It’s Friday evening. You are absolutely thrilled to wear your shiny gold stilletos, paint your face with your favorite Nars make up (or any paint of that matter), and you’ve just worked tirelessly to re-stitch your favorite Sangeet (Indian wedding event) outfit with the local tailor who also happens to be your uncle’s fathers mother’s brother, who we endearingly call ‘Sam Uncle’ (his real name and DOB is a secret few are honored to know).
Upon arrival, you immediately and quite willingly head into judgment paradise, aka the bathroom where you and the aunties begin to seamlessly judge each others outfits while also helping each other fix pins for unruly duppatas (scarf for Indian outfits).
Hi beta (term of endearment), what is your name? What do you do? Are you married? In your mind, you begin to ask, she wore that outfit? Is that jewelry real gold? How much was it? Wait a second… are we both judging each other? Who wins? I’m still wearing the same stilletos and outfit I once, two hours earlier, was ecstatic to wear. How did my mind betray me so quickly?!
Our minds are like mini factories, perhaps a full time job. What makes us feel easily swayed or buy in to certain thoughts or emotions over others? As South Asians, we are traditionally collectivistic in our mindset for generations. What we choose to wear, eat, date, and career choice to name a few are influenced by family and friends in our immediate environment.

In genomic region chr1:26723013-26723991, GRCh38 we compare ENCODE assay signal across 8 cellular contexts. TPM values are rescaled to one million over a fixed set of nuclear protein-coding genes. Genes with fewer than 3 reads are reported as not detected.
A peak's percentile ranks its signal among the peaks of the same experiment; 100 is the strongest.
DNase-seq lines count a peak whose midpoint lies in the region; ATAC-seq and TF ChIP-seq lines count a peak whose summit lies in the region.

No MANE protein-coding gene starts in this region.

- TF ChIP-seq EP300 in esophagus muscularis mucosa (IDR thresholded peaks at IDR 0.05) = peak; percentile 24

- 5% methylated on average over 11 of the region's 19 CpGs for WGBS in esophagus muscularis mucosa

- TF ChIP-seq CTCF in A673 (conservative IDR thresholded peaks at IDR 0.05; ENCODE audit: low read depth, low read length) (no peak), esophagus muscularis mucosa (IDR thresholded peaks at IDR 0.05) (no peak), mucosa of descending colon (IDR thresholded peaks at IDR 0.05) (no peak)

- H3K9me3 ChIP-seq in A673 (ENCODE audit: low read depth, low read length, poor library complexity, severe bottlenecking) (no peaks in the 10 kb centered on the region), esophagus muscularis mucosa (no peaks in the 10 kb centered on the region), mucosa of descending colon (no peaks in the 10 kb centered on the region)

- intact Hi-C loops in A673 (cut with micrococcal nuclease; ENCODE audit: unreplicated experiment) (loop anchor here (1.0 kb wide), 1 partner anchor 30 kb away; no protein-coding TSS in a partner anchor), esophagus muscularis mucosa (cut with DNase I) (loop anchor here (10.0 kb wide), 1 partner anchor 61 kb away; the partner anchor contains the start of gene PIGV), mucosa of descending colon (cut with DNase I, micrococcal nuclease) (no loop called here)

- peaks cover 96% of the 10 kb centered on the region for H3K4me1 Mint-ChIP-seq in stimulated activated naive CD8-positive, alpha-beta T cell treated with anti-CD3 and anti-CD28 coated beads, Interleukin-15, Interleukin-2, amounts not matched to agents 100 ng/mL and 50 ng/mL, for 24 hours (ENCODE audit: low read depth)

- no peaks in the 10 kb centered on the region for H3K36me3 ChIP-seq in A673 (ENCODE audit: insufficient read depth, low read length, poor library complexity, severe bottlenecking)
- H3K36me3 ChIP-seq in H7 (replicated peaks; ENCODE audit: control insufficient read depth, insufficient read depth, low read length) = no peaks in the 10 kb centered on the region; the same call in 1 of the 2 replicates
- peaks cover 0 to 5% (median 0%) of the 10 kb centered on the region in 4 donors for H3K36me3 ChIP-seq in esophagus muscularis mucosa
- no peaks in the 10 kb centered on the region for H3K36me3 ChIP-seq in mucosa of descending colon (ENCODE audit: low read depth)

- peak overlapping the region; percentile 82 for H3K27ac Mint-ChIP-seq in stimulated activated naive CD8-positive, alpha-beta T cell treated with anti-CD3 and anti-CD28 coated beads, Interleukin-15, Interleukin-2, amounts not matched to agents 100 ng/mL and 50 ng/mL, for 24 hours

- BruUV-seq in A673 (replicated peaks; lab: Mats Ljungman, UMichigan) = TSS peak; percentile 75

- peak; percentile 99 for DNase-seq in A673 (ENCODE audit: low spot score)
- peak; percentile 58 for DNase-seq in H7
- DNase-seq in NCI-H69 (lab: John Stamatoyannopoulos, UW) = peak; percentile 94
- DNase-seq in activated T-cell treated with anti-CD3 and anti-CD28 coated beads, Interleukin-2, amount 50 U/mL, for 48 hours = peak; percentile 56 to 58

While a single blog post cannot cover years of cultural and familial traditions, perhaps we begin to explore the complex origins of such traditions. Could it be that the aunty in the bathroom is exploring her own experiences of wanting to pursue a career of choice and, for a number of reasons, was unable to? Could it be we are judging an aunty’s jewelry because we too have been in the exact position at an earlier wedding or felt the eyes on our garb?
Each of us is living in accordance with our subjective realities, which complicates things when we combine our individual realities with familial and societal beliefs about how we should think, feel, and behave.
The question remains – how we can we balance our sense of self while maintaining a close relationship with others without if feeling like a threat to our identity? The best of both worlds is not only possible but also considered psychologically optimal regardless of our age or life stage.